Complainant called crying, court hears
A relative of a young woman who has accused a senior Durban advocate of indecent assault and rape testified on Tuesday that the 21-year-old cried uncontrollably when she had called her, moments after the alleged rape.
The relative, who cannot be named to protect the alleged victim, said she got a phone call from the complainant on the morning of July 17, 2010.
“I was asleep when she called me. She sounded very distraught and she was crying,” she told the Durban High Court.
Advocate Mike Govindasamy, 57, a senior counsel at the Durban Bar, has pleaded not guilty before Judge Fikile Mokgohloa to charges that he indecently assaulted the woman in 2007, when she was about 16, and raped her in 2010, when she was 19.
“She told me Mike had hurt her and Mike was on her,” the relative testified on Tuesday. “I asked her if she was okay and she continued to cry.” The call then cut off, she said.
Some time later, the woman said she went to the beach to meet the complainant who was in the company of Govindasamy’s son, Kshetra.
She said she sat on the shore with the complainant, while Kshetra went for a swim, but the complainant did not speak.
“Her personality is generally fun and outspoken. I could gather that she was upset,” the witness testified.
“She was very withdrawn and appeared absent and blank.”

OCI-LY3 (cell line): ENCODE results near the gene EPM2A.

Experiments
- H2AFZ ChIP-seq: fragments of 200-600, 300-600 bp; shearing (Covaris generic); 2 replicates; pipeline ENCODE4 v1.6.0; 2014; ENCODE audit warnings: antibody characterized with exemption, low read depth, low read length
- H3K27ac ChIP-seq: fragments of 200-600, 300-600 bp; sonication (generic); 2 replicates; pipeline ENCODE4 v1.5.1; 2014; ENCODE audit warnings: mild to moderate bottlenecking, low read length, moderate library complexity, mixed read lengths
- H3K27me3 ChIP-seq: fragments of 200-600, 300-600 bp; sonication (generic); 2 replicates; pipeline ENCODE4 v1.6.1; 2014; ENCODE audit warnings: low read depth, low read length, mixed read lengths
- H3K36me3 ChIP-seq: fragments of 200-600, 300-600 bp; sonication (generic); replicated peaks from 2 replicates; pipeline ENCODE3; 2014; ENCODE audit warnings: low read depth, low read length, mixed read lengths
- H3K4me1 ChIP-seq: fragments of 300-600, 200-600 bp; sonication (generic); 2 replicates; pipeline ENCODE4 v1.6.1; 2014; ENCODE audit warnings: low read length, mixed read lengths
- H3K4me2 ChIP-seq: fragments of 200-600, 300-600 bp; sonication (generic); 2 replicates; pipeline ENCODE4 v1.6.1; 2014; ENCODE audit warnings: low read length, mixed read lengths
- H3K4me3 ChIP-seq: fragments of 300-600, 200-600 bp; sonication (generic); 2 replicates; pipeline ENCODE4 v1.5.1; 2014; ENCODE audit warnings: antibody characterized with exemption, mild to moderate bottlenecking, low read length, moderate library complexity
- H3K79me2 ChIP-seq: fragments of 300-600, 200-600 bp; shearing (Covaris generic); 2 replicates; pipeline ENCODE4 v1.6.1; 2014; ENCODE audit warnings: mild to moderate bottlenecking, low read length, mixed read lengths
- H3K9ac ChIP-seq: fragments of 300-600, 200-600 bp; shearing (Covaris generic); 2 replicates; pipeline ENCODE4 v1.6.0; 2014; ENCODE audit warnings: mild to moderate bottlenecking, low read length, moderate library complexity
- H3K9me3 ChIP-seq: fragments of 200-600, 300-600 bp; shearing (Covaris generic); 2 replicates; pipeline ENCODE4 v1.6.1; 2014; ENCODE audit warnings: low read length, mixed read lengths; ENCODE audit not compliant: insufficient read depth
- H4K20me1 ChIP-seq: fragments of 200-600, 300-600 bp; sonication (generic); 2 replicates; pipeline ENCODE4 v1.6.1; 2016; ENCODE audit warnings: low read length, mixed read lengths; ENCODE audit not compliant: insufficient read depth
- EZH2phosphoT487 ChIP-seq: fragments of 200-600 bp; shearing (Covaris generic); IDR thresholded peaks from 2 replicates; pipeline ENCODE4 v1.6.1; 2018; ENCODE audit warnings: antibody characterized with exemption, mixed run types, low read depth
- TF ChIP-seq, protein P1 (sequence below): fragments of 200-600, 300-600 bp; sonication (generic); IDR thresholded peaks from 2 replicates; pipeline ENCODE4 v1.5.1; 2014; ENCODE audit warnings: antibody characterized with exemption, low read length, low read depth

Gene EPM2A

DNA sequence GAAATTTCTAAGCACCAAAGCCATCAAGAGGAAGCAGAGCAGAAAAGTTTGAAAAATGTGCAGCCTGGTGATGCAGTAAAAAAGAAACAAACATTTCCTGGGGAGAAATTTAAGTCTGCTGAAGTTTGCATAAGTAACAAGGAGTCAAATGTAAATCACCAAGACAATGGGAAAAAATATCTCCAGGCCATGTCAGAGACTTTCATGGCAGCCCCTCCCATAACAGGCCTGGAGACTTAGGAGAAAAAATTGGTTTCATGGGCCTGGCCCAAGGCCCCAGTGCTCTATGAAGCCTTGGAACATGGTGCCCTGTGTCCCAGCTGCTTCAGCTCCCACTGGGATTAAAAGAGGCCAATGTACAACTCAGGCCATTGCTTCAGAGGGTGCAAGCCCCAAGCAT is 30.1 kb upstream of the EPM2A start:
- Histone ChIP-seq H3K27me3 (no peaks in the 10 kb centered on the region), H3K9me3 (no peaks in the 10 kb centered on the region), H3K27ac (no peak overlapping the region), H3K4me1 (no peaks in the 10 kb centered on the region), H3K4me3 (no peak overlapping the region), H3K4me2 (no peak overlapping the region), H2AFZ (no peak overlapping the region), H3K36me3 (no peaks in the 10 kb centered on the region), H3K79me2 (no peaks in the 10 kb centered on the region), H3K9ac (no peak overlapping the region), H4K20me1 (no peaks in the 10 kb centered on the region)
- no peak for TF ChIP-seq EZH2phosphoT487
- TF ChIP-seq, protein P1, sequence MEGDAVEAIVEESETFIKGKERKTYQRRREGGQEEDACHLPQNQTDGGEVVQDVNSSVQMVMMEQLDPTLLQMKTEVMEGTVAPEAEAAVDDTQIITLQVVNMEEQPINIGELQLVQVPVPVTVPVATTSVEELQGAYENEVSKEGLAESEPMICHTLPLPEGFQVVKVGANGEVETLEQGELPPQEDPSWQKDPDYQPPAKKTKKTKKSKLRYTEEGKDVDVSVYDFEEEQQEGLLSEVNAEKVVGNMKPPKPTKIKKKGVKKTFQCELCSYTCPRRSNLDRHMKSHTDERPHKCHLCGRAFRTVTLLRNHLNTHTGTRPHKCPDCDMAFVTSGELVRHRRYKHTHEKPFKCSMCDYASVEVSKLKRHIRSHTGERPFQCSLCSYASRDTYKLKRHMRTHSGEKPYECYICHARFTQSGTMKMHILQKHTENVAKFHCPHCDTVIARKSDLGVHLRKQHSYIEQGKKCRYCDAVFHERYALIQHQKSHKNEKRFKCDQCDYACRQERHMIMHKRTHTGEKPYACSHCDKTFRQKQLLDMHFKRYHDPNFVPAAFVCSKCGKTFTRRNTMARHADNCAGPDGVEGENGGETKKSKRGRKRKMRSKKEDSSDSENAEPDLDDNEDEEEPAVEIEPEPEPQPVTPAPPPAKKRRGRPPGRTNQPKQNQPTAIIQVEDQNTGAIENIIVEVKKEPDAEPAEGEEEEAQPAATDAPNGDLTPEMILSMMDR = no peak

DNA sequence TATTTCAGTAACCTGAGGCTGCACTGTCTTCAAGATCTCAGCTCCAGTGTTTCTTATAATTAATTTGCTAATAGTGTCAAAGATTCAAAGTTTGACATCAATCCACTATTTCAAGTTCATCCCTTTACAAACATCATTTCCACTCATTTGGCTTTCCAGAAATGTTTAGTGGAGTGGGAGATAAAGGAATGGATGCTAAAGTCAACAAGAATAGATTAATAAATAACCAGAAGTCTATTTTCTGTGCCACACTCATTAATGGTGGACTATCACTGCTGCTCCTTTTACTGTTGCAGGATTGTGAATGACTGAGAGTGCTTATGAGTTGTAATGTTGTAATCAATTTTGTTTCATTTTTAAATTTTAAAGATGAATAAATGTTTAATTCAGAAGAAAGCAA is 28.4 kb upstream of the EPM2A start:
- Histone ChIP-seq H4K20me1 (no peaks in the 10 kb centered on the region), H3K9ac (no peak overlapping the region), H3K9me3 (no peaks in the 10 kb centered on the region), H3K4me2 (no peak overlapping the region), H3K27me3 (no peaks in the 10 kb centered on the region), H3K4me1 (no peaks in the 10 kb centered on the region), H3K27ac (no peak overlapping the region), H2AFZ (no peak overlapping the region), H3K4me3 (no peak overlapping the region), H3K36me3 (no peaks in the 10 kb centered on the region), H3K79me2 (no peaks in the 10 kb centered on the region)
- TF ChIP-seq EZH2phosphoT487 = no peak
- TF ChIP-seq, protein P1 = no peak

Kshetra, the complainant and the woman then met Govindasamy and his wife, Sylvia, for breakfast at Joe Cool’s, a North Beach restaurant, the court heard.
After breakfast the woman said she asked the complainant if she wanted to leave with her, but she declined, saying that her belongings were at Govindasamy’s home.
“I was concerned about her being at Mike’s place, based on the call and our meeting at the beach,” she said.
Almost a week later, at another relative’s home, the complainant gave a detailed account of the alleged rape, the court heard.
“She was in the bedroom, crying uncontrollably. Her dad told me she wasn’t eating,” the woman said.
The complainant had testified that she was lying on the mattress, prepared for her by Govindasamy’s wife, when she awoke to someone lying on top of her. She realised it was Govindasamy by his facial hair first, and then by his voice when he told her to be quiet.
“She cried a lot while she explained how he (Govindasamy) used his hands to hurt her,” the woman said. It was not the first time that Govindasamy had touched the complainant, she said.
The woman testified that in 2008 or 2009, after the death of her mother, the complainant had told her that Govindasamy touched her inappropriately.
“We were in bed, chatting when she told me that Mike touched certain parts of her body he shouldn’t be (touching). She told me not to tell anyone and I told her to be careful.”
During cross-examination, defence advocate Murray Pitman asked the woman why, given the opportunity, she had not taken the complainant away with her after the report of the alleged rape.
The woman said she had not left the complainant alone, and that the complainant had told her that her father would fetch her from Govindasamy’s house.